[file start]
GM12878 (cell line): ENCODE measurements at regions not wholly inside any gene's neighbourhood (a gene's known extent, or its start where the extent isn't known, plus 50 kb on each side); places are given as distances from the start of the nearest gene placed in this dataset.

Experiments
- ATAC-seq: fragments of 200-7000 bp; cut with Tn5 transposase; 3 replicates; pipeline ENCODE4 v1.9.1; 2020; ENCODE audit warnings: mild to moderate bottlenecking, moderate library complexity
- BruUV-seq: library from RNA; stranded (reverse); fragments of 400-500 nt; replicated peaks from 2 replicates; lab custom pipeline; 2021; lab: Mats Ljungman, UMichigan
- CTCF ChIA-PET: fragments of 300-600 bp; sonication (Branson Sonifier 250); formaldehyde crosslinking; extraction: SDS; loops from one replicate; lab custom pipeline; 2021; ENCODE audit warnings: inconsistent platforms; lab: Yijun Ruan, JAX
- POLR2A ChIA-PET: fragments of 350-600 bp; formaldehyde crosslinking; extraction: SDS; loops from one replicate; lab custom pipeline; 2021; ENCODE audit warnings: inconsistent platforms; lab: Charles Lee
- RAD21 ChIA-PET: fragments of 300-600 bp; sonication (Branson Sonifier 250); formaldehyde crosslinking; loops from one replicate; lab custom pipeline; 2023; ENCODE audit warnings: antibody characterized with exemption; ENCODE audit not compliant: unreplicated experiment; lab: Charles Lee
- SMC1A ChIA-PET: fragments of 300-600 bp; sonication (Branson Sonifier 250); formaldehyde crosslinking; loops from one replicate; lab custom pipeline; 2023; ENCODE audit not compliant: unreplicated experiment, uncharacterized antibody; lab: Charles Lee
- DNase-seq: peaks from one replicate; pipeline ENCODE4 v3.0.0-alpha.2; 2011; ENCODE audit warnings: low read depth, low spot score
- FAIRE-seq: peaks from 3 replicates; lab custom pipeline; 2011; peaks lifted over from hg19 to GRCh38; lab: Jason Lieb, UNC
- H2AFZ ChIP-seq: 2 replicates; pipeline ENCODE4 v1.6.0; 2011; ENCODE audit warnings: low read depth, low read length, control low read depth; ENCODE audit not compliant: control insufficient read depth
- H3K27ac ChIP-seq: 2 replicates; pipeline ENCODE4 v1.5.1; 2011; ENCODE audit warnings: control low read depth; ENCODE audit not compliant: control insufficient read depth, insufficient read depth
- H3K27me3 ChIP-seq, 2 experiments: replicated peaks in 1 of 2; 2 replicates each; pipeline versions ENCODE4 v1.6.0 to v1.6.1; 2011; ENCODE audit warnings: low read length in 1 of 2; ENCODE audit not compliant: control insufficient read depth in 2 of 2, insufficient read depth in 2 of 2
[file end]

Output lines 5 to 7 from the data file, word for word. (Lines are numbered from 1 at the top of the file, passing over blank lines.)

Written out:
- CTCF ChIA-PET: fragments of 300-600 bp; sonication (Branson Sonifier 250); formaldehyde crosslinking; extraction: SDS; loops from one replicate; lab custom pipeline; 2021; ENCODE audit warnings: inconsistent platforms; lab: Yijun Ruan, JAX
- POLR2A ChIA-PET: fragments of 350-600 bp; formaldehyde crosslinking; extraction: SDS; loops from one replicate; lab custom pipeline; 2021; ENCODE audit warnings: inconsistent platforms; lab: Charles Lee
- RAD21 ChIA-PET: fragments of 300-600 bp; sonication (Branson Sonifier 250); formaldehyde crosslinking; loops from one replicate; lab custom pipeline; 2023; ENCODE audit warnings: antibody characterized with exemption; ENCODE audit not compliant: unreplicated experiment; lab: Charles Lee